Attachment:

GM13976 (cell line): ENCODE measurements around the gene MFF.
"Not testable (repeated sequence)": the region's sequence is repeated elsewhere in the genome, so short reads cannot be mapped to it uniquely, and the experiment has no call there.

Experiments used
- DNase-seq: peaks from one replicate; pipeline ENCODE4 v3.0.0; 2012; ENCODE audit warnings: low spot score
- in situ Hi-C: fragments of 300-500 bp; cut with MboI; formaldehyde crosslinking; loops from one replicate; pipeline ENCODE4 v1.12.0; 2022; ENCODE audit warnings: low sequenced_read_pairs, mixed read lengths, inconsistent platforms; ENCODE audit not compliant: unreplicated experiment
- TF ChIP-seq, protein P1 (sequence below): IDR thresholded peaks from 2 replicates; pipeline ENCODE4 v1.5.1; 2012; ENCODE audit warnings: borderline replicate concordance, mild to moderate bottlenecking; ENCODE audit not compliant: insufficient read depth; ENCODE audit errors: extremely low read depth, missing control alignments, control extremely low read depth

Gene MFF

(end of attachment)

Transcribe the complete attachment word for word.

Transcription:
GM13976 (cell line): ENCODE measurements around the gene MFF.
"Not testable (repeated sequence)": the region's sequence is repeated elsewhere in the genome, so short reads cannot be mapped to it uniquely, and the experiment has no call there.

Experiments used
- DNase-seq: peaks from one replicate; pipeline ENCODE4 v3.0.0; 2012; ENCODE audit warnings: low spot score
- in situ Hi-C: fragments of 300-500 bp; cut with MboI; formaldehyde crosslinking; loops from one replicate; pipeline ENCODE4 v1.12.0; 2022; ENCODE audit warnings: low sequenced_read_pairs, mixed read lengths, inconsistent platforms; ENCODE audit not compliant: unreplicated experiment
- TF ChIP-seq, protein P1 (sequence below): IDR thresholded peaks from 2 replicates; pipeline ENCODE4 v1.5.1; 2012; ENCODE audit warnings: borderline replicate concordance, mild to moderate bottlenecking; ENCODE audit not compliant: insufficient read depth; ENCODE audit errors: extremely low read depth, missing control alignments, control extremely low read depth

Gene MFF